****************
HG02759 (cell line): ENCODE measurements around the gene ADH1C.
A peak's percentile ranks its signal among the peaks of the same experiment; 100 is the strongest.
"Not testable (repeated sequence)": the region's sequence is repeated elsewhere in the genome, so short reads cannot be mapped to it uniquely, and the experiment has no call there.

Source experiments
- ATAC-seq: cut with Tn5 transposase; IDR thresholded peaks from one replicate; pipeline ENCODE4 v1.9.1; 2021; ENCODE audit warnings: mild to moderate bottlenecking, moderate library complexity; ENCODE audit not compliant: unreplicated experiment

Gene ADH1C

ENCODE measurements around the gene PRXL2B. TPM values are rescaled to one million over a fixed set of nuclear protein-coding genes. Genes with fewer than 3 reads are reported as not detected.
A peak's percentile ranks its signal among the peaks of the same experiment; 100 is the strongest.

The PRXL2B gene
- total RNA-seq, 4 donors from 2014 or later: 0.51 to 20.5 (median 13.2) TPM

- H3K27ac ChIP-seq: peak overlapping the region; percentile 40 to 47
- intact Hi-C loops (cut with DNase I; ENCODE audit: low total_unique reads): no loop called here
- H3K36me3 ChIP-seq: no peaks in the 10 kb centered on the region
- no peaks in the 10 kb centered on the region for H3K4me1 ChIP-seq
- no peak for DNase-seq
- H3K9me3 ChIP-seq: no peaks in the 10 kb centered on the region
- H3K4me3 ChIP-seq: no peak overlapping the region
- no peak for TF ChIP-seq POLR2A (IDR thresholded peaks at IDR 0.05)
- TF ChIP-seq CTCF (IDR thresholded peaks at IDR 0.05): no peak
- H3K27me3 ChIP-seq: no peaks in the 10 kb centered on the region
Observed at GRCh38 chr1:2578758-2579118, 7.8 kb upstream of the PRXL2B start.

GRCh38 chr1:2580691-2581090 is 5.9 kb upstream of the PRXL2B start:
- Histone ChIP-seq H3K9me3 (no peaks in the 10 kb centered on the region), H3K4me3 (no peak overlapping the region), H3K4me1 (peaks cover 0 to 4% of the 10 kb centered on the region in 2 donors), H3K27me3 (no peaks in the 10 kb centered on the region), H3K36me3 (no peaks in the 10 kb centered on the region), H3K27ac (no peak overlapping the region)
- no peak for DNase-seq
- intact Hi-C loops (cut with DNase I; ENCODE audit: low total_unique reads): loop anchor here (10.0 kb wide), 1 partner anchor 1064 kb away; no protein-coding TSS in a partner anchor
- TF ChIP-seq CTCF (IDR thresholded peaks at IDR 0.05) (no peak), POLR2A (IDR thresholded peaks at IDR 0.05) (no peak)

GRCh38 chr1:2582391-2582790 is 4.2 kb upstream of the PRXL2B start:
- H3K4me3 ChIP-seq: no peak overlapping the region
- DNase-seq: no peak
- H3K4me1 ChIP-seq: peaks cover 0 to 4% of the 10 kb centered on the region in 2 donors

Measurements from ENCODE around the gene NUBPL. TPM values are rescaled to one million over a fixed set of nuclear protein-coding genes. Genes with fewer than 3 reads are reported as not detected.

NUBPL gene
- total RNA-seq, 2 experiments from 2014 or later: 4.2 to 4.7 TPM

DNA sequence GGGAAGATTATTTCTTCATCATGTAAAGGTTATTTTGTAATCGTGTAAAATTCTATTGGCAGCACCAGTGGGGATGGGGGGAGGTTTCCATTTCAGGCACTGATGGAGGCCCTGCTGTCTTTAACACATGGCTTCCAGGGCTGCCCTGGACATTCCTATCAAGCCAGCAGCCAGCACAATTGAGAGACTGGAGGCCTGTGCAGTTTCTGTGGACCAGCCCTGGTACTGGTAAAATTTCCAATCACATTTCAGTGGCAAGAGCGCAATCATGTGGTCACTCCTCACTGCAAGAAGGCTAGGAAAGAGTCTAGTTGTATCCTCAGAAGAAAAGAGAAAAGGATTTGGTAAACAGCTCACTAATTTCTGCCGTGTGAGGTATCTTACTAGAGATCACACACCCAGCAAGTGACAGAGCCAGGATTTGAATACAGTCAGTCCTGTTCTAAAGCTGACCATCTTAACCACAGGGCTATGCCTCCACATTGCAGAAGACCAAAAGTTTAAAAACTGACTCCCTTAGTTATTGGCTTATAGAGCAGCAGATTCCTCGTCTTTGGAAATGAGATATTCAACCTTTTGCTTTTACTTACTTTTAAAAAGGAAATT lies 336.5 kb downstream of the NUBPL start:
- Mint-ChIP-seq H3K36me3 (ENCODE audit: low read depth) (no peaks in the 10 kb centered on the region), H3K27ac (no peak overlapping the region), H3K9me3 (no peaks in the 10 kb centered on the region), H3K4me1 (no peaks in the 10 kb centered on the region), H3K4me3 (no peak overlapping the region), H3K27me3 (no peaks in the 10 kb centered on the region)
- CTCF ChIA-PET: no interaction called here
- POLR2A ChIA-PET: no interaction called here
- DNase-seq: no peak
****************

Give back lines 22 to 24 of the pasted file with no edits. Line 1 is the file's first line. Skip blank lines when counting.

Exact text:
GRCh38 chr1:2580691-2581090 is 5.9 kb upstream of the PRXL2B start:
- Histone ChIP-seq H3K9me3 (no peaks in the 10 kb centered on the region), H3K4me3 (no peak overlapping the region), H3K4me1 (peaks cover 0 to 4% of the 10 kb centered on the region in 2 donors), H3K27me3 (no peaks in the 10 kb centered on the region), H3K36me3 (no peaks in the 10 kb centered on the region), H3K27ac (no peak overlapping the region)
- no peak for DNase-seq